It’s been a while since we had octopus. In fact, we haven’t had octopus since my sous vide disaster with it last June. I still haven’t figured out that disaster to attempt it again. Instead, I have been having way too much fun making homemade pasta. Thanks, John & Stefan. I had forgotten how good fresh made pasta is. This is the third batch of pasta in the 3 weeks. The star of this story, however, is the octopus.
Do you like octopus, that 8 legged cephalopod and denizen of the deep that creeps people out? It’s OK if you don’t but Baby Lady & I love octopus. We like baby octopus grilled and tossed atop greens and veggies in a nice salad with a lemon vinaigrette. We like it in sushi, especially spicy jalapeño rolls that we get at Sushi Sake. We like the larger legs grilled and served as a main course. We just like octopus and there are a myriad of things to do with it.
Despite it’s popularity along the Mediterranean, Japan, Asia, the Caribbean, Central and South America, octopus is not a favored meat in the US. Given our national finickiness and squeamishness about what we eat, this is no surprise. It’s a shame, too, because octopus is a wonderful protein with great health benefits. Nevertheless, you can find octopus if you simply look for it and if you haven’t ever tried it, you should. It’s available at most Asian markets, frozen, typically in sizes between baby octopus to small octopus weighing 1 – 1.5 lbs. You can also find it at many fish markets and if they don’t carry it they can order it. You can also find it readily available online. You see, most octopus is cleaned and frozen because it spoils quickly. Also, like its cousin the squid, freezing octopus has no negative effects. To the contrary, freezing octopus helps to tenderize it. So don’t hesitate to buy frozen octopus online if you can’t find it available locally. Because of its considerable shrinkage during cooking, a 3 lb. octopus is about the right size for 4 people.
The problem with octopus is cooking it. Cooked incorrectly, octopus is incredibly chewy, like rubber. Some people will tell you to beat the octopus against your sink or with a rolling pin or some other blunt implement of destruction to tenderize it and then grill it quickly. This will provide you a chewy yet tender octopus. Of course, if you cook it a tad too long, you get rubberized octopus that will make a great chew toy for your dog. The more preferred and safer way to prepare octopus is to slowly cook it. As with any tough meat, slow cooking the octopus tenderizes the meat. In addition, however, it concentrates the flavor of the octopus providing a delightful flavor sensation. There are also multiple slow cooking techniques. Some techniques call for marinating it overnight in an olive oil, herb & lemon marinade and then slowly roasting it for 1 to 1-1/2 hour and finishing it on a hot grill to crisp the skin. Others suggest putting the octopus in water to cover and cooking it until it’s tender, roughly about an hour depending upon the size of the octopus. Then, there is this technique of braising the octopus. While it is difficult to overcook octopus, it can be done yielding you a dry flavorless, tough piece of meat reminiscent of an eraser. Hopefully, this technique will pique your interest to try octopus if you never have tried it. If you have tried it, we hope you give our recipe a try. It’s pretty darn tasty if I do say so myself.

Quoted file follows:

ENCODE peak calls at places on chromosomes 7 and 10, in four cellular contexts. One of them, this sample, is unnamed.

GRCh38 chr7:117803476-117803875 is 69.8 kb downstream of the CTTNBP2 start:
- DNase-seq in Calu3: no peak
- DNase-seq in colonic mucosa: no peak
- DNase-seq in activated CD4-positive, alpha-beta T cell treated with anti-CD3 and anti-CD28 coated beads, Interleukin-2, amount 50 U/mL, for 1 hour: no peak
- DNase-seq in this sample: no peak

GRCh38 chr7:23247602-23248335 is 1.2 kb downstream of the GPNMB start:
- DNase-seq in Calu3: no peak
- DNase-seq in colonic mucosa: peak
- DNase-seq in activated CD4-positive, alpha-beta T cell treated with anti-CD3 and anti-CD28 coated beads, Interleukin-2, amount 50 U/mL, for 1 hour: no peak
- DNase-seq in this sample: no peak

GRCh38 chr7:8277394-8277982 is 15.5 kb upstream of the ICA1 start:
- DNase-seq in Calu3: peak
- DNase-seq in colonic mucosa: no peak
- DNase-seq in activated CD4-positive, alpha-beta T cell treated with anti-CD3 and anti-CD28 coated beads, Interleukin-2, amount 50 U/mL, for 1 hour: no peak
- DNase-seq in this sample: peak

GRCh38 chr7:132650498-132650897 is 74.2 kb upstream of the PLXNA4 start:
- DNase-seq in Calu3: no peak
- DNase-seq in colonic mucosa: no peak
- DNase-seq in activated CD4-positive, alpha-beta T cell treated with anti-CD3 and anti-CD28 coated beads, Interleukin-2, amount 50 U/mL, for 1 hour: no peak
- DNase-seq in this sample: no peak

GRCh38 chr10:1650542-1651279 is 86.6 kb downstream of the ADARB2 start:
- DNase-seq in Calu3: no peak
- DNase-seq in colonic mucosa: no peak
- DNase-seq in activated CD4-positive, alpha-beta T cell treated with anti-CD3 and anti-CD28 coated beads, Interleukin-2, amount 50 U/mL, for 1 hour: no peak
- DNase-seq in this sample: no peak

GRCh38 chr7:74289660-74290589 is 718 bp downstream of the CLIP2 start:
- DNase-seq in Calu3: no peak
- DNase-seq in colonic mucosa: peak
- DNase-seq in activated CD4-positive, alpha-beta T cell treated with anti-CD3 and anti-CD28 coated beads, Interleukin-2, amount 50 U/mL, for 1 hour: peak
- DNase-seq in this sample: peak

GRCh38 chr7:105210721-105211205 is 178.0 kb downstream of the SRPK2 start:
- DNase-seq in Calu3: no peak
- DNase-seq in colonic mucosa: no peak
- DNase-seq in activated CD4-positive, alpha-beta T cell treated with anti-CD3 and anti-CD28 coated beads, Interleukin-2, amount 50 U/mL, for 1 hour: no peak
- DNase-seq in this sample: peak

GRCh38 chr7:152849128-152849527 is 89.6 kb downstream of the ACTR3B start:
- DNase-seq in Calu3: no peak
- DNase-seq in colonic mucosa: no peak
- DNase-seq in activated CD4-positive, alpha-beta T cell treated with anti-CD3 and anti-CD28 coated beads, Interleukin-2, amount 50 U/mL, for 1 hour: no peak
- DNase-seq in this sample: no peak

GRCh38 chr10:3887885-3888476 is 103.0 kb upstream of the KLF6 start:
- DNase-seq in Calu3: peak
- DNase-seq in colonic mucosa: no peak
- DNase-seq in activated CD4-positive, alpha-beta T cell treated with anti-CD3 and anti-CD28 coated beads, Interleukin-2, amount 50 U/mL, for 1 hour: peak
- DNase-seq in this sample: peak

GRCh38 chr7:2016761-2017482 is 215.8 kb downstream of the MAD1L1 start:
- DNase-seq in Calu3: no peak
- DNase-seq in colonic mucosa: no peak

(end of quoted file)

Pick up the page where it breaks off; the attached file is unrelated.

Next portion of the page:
- 1 octopus, 3.5 lbs., tentacles only, par cooked and chopped into 2 inch pieces
- 1/4 cup olive oil
- 10 Roma tomatoes, peeled, seeded and chopped
- 1 medium white onion, 1/2 inch dice
- 1-1/2 cup dry Red Wine
- 6 cloves garlic, minced
- 1-1/2 tsp sea salt
- 1 tsp black pepper
- 1/2 Tbsp dried oregano
- 1 Tbsp crushed hot red pepper flakes
- 2 Tbsp capers
- 1/2 lemon, juiced
- 4 bay leaves
- 1 bundle fresh basil, chopped
- 1 lb. basic pasta dough (recipe found here)
- 1/2 cup parmesan, grated
- 1/4 cup fresh parsley, chopped, for garnish
To start, prepare the octopus by removing the tentacles. Bring a salted pot of water to a boil and place the tentacles into the pot.
Cook the octopus for 2 – 3 minutes. Remove from the pot and slice the tentacles into roughly 2 inch pieces.
Pour olive oil into a chef’s pan or large pot over medium heat. Add minced garlic.
Cook garlic until it begins to turn golden brown. Add the tomatoes.
Add the onions
Add red pepper flakes
Cook over medium high heat, stirring occasionally, until the tomatoes break down, roughly 10 minutes. Now, add the sliced octopus and any juices.
Add the juice of 1/2 lemon
Now, the red wine
Next, the salt and black pepper
and the crushed, dried oregano
and the basil
and bay leaves
Reduce heat and simmer for roughly 45 minutes.
When the octopus is done, cut your linguini
Cook the pasta.
When it’s done, roughly 4 minutes, add the pasta to the braised octopus and toss. Put in a serving vessel and add chopped parsley.
Sprinkle with grated parmesan cheese
Toss, serve & enjoy!
NOTES: You can substitute dry white wine for the red wine. We enjoy the added depth of flavor with the red. Also, if you don’t want your braised octopus spicy either reduce the red pepper flakes to 1 Tbsp or eliminate it all together.